A Las Vegas teenager will spend his 16th birthday in jail this weekend, while family and friends bury the older brother authorities say he shot and killed in front of their mother.
Turner Bronson, who is being held without bail, made his first appearance in Clark County court Friday, facing one count of murder in the death of 18-year-old Clayton Bronson, who suffered gunshot wounds to the stomach and head from point-blank range.
Clayton died three weeks before his scheduled graduation from Sierra Vista High School. He had been accepted to UNLV, where he planned to study computer science and robotics.
“He had the unique ability to include everyone, especially those who were shy and would have otherwise been on the sidelines,” an obituary in the Review-Journal said. “It was important to Clay to make sure no one felt left out … Clay had a contagious enthusiasm for life that influenced and touched the lives of all who had the privilege to know him.”
As a student ambassador, Clayton traveled to France, Greece and Italy.
He played baseball, ran with his high school track team, liked to snowboard, earned a second-degree black belt in taekwondo, and he was an avid cyclist.
His Facebook cover photo showed three bicycles at the Los Angeles County line. During an Easter break, Clayton and two friends completed a six-day, 500-mile bicycle trip from Las Vegas to the Santa Monica Pier.
Less than a month later, in one of his last posts before he died, Clayton uploaded a picture of a page from his high school yearbook on Facebook.
“I want to go on an adventerous bike ride to LA,” the caption next to a photo of him in the yearbook read.
In his own Facebook comment, Clayton wrote: “Ah yes! The yearbook just reminded me that I accomplished my goal!”
The brothers were quarreling inside their southwest valley home on May 22 before their mother, Wendy Herron Bronson, heard a gunshot, according to a police report.
She rose from her bed, saw Clayton in the upstairs hallway holding his stomach, and searched for her cell phone to call 911, the report stated.
Clayton said Turner had shot him.
Their mother told police she did not know there was a gun in the house, and as of Friday authorities were still investigating how Turner acquired the weapon.
Clayton walked downstairs into the dining room, bleeding.
Wendy Bronson stood with her dying son before Turner approached again with a black revolver in his hand.
The teen aimed at the side of Clayton’s head and fired a single shot, the report said. Turner then slipped the gun behind couch pillows and paced around the house until police arrived.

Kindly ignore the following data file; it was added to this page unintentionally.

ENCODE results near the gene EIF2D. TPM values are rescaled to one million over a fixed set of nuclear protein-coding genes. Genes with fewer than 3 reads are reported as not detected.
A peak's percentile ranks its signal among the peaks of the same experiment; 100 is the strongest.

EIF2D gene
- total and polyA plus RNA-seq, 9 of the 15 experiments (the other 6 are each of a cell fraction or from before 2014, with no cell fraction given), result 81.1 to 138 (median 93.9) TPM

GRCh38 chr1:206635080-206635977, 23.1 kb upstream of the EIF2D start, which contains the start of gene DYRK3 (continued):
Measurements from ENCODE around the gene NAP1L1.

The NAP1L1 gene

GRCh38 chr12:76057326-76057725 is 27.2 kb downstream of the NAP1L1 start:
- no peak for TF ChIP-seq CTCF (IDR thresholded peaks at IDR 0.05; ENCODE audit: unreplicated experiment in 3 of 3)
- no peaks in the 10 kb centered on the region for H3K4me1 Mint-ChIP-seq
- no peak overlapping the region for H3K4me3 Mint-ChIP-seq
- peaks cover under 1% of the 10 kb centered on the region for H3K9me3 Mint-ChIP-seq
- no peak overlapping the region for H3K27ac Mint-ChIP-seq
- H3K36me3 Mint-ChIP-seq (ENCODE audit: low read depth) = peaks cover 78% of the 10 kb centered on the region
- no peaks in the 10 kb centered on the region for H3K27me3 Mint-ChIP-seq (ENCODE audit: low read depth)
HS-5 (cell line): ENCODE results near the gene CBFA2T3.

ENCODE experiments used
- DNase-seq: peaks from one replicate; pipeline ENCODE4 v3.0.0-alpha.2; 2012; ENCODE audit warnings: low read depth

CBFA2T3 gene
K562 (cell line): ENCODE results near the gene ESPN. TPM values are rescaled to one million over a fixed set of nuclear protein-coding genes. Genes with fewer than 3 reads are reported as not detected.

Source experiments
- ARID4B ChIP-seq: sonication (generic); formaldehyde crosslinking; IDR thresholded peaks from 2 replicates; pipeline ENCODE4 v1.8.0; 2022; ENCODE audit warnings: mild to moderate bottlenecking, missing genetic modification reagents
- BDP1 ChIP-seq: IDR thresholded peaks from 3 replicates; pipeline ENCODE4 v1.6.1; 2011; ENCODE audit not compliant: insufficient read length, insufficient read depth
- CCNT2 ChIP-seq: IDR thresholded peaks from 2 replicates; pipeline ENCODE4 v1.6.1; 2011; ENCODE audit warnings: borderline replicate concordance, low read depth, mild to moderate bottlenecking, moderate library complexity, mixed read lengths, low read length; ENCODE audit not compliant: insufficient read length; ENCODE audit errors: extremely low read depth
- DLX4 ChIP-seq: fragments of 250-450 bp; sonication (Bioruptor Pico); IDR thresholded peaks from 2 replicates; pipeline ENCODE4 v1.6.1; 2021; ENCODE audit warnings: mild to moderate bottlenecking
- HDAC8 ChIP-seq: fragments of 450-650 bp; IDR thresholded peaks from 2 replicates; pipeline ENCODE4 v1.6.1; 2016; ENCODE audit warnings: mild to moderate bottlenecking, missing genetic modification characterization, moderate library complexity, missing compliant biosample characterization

In the moments leading up to the court hearing Friday, Turner sat quietly in the courtroom gallery, occasionally speaking with his attorney, Amy Feliciano, with the Clark County Public Defender’s Office.
He waited in shackles, elbows dug into his thighs and his head facing down.
Turner’s voice was barely audible, his eyes tired, as he answered affirmatively to questions from Justice of the Peace Pro-Tem Kurt Harris.
Turner faces the murder charge as an adult, but because of his age, prosecutors are not expected to seek the death penalty.
Anyone 15 or older who is charged with murder in Nevada is automatically processed in the adult court system, but Wolfson said the law is scheduled to change Oct. 1, when teens facing criminal charges who are between the ages of 13 and 15 would first be sent to juvenile court.
Turner turns 16 on Sunday, according to Feliciano, who declined to comment on the teen’s condition during the hearing.
Clayton’s obituary stated that he was devoted to his church, school, family and community.
He taught Sunday school at Good Samaritan Lutheran Church, volunteered at the church’s coffee shop and a sandwich ministry.
Memorial services are scheduled for 11 a.m. to noon Saturday at the church.
From the opposite side of the courtroom gallery, Clark County’s lead prosecutor Steve Wolfson observed Friday’s hearing.
In the hallway, while taking questions from reporters, Wolfson referred to the death notice.
“This was a great kid,” he said of Clayton. “It’s so troubling, and it’s so sad that his own brother took his life, because it’s such a waste.”
Their mother, who did not appear in court, told police her sons had engaged in altercations for the past several months as Clayton urged his brother to “get his life together.”
Family members had planned to send Turner to a wilderness camp in Texas.
On the day of the shooting, Turner wanted to sneak out to his girlfriend’s house, but was not allowed, the arrest report stated.
In police custody, Turner “had difficulties answering questions,” and he “would smile and chuckle at inappropriate times.”
Contact reporter David Ferrara at email@example.com or 702-380-1039. Find him on Twitter: @randompoker.